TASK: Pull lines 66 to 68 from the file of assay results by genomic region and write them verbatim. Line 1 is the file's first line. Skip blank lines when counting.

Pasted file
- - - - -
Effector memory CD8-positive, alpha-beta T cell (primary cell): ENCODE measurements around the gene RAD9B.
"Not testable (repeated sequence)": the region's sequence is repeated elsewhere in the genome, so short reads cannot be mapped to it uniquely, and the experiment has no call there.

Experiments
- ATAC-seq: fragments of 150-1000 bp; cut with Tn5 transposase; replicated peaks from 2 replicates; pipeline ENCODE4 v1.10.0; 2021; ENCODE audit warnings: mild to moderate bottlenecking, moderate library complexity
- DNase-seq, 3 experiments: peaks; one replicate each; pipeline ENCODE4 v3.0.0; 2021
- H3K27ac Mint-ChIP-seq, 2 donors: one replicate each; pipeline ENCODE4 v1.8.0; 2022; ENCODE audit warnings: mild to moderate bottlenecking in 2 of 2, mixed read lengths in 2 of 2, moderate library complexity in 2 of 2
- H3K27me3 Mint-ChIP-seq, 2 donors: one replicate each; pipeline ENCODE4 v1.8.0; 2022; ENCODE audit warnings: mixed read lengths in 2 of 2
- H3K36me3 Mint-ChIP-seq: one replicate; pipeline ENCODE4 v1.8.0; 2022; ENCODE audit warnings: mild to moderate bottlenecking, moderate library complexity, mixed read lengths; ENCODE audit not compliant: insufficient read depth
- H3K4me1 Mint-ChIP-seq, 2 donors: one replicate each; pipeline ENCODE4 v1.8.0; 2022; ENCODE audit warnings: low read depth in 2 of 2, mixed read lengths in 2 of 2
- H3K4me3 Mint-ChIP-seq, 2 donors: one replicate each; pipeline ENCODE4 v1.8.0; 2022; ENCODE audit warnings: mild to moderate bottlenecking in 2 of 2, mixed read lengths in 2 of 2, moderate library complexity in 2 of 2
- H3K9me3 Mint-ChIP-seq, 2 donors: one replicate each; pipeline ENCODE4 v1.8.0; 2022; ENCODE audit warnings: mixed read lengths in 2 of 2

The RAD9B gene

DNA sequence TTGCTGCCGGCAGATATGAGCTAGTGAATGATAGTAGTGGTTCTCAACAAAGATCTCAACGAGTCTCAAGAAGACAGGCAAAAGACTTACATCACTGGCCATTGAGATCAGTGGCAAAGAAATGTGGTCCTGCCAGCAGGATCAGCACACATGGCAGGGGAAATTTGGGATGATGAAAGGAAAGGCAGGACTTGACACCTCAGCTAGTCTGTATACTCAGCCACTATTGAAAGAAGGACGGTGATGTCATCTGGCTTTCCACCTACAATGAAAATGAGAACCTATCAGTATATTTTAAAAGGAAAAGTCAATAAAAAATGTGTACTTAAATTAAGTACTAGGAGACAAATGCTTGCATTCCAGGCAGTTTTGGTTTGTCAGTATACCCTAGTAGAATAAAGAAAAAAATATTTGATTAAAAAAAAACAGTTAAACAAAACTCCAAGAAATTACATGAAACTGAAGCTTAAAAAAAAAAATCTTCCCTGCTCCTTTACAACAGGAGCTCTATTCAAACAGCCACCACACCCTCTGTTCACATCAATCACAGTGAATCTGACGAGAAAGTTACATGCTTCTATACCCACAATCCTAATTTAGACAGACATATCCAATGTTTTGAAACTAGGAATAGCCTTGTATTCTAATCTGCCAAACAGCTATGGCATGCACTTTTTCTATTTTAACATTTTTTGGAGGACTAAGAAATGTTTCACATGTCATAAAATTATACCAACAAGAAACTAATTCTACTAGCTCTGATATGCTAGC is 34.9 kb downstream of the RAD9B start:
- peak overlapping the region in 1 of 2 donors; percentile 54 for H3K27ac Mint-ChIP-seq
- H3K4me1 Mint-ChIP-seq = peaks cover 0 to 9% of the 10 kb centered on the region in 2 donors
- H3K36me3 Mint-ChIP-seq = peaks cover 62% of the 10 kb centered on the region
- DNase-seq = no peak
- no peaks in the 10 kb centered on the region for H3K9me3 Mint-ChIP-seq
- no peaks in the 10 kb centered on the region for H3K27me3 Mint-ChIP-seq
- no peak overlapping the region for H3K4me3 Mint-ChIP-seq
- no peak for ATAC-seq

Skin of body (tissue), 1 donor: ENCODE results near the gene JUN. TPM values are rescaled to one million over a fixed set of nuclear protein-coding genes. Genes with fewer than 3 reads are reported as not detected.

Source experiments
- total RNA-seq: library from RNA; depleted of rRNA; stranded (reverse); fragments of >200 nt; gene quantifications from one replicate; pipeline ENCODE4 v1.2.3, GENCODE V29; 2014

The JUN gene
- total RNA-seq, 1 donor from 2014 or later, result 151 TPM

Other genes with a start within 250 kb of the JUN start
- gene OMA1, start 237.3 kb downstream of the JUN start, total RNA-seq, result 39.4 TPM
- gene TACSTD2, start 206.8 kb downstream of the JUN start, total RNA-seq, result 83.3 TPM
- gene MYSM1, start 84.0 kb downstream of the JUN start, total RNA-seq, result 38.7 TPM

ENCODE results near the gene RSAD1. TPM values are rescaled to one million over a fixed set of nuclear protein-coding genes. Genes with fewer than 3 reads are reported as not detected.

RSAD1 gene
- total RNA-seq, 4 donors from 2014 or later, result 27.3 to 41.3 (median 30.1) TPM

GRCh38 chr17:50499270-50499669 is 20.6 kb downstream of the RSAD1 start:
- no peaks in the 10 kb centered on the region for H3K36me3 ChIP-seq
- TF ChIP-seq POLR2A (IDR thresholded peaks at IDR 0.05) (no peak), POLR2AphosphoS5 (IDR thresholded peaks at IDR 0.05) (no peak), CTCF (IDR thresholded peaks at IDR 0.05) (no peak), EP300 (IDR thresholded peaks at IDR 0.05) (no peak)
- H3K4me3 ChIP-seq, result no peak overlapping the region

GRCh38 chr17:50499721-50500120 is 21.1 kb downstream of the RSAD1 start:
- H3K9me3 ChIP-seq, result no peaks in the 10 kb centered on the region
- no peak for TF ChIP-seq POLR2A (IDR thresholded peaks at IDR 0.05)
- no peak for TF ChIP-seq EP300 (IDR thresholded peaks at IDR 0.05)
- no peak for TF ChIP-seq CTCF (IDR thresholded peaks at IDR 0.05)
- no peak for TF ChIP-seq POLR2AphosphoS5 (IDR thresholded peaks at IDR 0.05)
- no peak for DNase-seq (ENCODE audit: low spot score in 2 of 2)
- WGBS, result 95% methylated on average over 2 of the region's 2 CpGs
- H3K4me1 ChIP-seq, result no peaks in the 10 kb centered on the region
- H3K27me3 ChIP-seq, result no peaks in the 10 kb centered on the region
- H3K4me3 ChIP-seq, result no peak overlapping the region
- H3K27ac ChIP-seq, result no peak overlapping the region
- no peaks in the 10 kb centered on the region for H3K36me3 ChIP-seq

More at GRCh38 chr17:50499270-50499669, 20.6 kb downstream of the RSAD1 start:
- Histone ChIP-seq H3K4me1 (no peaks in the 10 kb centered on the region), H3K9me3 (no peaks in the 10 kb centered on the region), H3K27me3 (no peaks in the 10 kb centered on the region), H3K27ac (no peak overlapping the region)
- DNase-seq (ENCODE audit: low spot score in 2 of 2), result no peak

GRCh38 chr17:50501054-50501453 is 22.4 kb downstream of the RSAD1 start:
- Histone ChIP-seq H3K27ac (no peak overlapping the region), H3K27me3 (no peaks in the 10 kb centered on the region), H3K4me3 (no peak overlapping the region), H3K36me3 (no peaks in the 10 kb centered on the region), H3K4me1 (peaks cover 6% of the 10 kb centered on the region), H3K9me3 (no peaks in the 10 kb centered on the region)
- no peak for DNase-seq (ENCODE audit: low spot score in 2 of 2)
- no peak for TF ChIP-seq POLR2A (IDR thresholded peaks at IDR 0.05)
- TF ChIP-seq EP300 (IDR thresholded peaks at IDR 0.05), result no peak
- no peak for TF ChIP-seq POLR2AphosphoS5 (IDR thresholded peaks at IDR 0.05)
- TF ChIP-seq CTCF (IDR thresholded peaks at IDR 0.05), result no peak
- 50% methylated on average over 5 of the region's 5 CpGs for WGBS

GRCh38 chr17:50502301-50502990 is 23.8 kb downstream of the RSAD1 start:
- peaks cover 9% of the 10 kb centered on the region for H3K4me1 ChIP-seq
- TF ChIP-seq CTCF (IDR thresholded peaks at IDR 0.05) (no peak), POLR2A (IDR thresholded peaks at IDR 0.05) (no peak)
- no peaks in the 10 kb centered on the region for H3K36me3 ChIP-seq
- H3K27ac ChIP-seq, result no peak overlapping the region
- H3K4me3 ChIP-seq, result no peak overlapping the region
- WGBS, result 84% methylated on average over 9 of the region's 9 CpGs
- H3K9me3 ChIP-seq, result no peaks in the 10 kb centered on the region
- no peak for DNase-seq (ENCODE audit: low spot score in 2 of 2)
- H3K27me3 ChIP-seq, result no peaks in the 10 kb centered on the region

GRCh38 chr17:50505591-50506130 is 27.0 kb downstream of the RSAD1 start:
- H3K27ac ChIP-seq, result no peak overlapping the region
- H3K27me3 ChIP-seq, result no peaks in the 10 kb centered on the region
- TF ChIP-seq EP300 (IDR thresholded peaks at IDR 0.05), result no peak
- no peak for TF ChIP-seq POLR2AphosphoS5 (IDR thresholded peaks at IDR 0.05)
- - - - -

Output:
- H3K27ac ChIP-seq, result no peak overlapping the region
- H3K4me3 ChIP-seq, result no peak overlapping the region
- WGBS, result 84% methylated on average over 9 of the region's 9 CpGs